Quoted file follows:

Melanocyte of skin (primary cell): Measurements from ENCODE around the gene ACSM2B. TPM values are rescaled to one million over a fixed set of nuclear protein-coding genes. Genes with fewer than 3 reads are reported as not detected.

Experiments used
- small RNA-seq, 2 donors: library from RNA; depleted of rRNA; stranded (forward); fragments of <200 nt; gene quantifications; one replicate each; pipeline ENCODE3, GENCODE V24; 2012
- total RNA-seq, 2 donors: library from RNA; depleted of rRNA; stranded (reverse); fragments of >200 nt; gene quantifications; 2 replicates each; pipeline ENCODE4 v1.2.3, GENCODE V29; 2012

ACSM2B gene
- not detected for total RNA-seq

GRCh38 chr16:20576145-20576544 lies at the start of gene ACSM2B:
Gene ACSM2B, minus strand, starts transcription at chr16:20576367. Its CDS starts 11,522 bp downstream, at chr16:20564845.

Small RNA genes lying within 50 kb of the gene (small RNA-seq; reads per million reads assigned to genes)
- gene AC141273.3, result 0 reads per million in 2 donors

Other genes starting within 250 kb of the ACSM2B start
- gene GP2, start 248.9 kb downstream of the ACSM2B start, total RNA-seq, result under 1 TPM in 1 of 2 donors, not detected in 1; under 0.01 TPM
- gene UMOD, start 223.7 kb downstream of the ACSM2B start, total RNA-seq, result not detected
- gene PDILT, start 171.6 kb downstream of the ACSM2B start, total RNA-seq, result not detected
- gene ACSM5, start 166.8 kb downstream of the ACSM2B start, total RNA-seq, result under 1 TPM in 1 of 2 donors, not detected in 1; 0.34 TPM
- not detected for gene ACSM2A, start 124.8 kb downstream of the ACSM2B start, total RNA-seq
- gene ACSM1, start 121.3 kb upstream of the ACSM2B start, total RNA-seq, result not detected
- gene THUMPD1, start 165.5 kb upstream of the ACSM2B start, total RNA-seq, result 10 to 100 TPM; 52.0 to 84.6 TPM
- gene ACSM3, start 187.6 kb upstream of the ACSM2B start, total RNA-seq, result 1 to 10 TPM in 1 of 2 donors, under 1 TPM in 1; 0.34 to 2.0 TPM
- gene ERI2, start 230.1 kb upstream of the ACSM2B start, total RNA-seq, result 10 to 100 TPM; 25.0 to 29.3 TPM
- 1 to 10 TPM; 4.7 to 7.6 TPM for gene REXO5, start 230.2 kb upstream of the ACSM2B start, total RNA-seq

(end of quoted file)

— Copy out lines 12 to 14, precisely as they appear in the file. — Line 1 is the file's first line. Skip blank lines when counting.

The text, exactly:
- gene GP2, start 248.9 kb downstream of the ACSM2B start, total RNA-seq, result under 1 TPM in 1 of 2 donors, not detected in 1; under 0.01 TPM
- gene UMOD, start 223.7 kb downstream of the ACSM2B start, total RNA-seq, result not detected
- gene PDILT, start 171.6 kb downstream of the ACSM2B start, total RNA-seq, result not detected